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Differences in metabolite-mediated toxicity of tamoxifen in rodents versus humans elucidated with DNA/microsome electro-optical arrays and nanoreactors.

ABSTRACT: Tamoxifen, a therapeutic and chemopreventive breast cancer drug, was chosen as a model compound because of acknowledged species specific toxicity differences. Emerging approaches utilizing electro-optical arrays and nanoreactors based on DNA/microsome films were used to compare metabolite-mediated toxicity differences of tamoxifen in rodents versus humans. Hits triggered by liver enzyme metabolism were first provided by arrays utilizing a DNA damage end point. The arrays feature thin-film spots containing an electrochemiluminescent (ECL) ruthenium polymer ([Ru(bpy)(2)PVP(10)](2+); PVP, polyvinylpyridine), DNA, and liver microsomes. When DNA damage resulted from reactions with tamoxifen metabolites, it was detected by an increase in light from the oxidation of the damaged DNA by the ECL metallopolymer. The slope of ECL generation versus enzyme reaction time correlated with the rate of DNA damage. An approximate 2-fold greater ECL turnover rate was observed for spots with rat liver microsomes compared to that with human liver microsomes. These results were supported by liquid chromatography-tandem mass spectrometry (LC-MS/MS) analysis of reaction products using nanoreactors featuring analogous films on silica nanoparticles, allowing the direct measurement of the relative formation rate for alpha-(N(2)-deoxyguanosinyl)tamoxifen. We observed 2-5-fold more rapid formation rates for three major metabolites, i.e., alpha-hydroxytamoxifen, 4-hydroxytamoxifen, and tamoxifen N-oxide, catalyzed by rat liver microsomes compared to human liver microsomes. Comparable formation rates were observed for N-desmethyl tamoxifen with rat and human liver microsomes. A better detoxifying capacity for human liver microsomes than rat liver microsomes was confirmed utilizing glucuronyltransferase in microsomes together with UDP-glucuronic acid. Taken together, lower genotoxicity and higher detoxication rates presented by human liver microsomes correlate with the lower risk of tamoxifen in causing liver carcinoma in humans, provided the glucuronidation pathway is active.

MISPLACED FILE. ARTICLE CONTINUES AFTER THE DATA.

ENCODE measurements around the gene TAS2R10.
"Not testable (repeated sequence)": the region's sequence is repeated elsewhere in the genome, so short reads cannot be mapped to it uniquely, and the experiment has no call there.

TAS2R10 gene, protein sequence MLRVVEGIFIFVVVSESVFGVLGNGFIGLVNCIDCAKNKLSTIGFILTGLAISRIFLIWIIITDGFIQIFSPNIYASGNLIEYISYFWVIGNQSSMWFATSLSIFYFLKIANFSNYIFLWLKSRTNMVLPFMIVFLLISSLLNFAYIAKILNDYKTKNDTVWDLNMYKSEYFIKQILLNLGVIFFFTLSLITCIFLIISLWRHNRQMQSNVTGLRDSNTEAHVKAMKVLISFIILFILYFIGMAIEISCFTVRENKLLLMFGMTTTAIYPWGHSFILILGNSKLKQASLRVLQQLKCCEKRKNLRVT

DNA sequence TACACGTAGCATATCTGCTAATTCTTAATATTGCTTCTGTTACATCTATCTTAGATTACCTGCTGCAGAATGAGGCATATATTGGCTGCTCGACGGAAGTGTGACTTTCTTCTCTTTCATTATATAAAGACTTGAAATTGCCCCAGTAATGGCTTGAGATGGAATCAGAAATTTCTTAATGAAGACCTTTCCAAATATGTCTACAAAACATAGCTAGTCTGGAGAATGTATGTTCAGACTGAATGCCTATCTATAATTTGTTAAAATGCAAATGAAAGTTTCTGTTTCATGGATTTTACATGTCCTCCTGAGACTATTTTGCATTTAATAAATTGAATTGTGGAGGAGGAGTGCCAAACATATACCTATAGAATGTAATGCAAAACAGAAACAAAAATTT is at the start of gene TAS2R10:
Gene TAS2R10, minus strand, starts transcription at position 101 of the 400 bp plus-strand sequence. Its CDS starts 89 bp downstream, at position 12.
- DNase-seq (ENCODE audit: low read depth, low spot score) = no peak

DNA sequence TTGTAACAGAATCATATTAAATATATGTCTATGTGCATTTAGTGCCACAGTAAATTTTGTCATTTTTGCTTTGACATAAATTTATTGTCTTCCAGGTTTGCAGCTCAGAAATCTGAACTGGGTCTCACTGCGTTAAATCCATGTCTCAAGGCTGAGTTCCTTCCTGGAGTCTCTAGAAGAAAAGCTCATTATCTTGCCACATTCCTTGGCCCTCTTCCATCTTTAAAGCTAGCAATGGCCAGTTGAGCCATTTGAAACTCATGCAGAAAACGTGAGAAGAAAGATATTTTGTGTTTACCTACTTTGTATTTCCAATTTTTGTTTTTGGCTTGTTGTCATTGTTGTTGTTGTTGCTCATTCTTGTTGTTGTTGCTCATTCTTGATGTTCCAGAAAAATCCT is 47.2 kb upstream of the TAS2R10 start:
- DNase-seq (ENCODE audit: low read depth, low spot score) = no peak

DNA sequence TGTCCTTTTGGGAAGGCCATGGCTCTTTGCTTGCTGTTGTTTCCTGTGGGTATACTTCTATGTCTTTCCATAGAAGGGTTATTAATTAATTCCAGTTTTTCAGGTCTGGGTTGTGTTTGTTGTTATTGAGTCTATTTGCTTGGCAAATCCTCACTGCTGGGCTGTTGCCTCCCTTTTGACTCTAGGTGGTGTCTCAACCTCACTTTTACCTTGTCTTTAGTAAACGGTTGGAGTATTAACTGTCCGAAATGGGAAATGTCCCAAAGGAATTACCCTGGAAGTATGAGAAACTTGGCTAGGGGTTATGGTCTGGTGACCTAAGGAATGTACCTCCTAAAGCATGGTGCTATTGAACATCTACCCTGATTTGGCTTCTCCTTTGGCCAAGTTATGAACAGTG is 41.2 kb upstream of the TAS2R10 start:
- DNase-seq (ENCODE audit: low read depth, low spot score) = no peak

PROVIDER: S-EPMC2657835 | BioStudies | 2009-01-01

REPOSITORIES: biostudies

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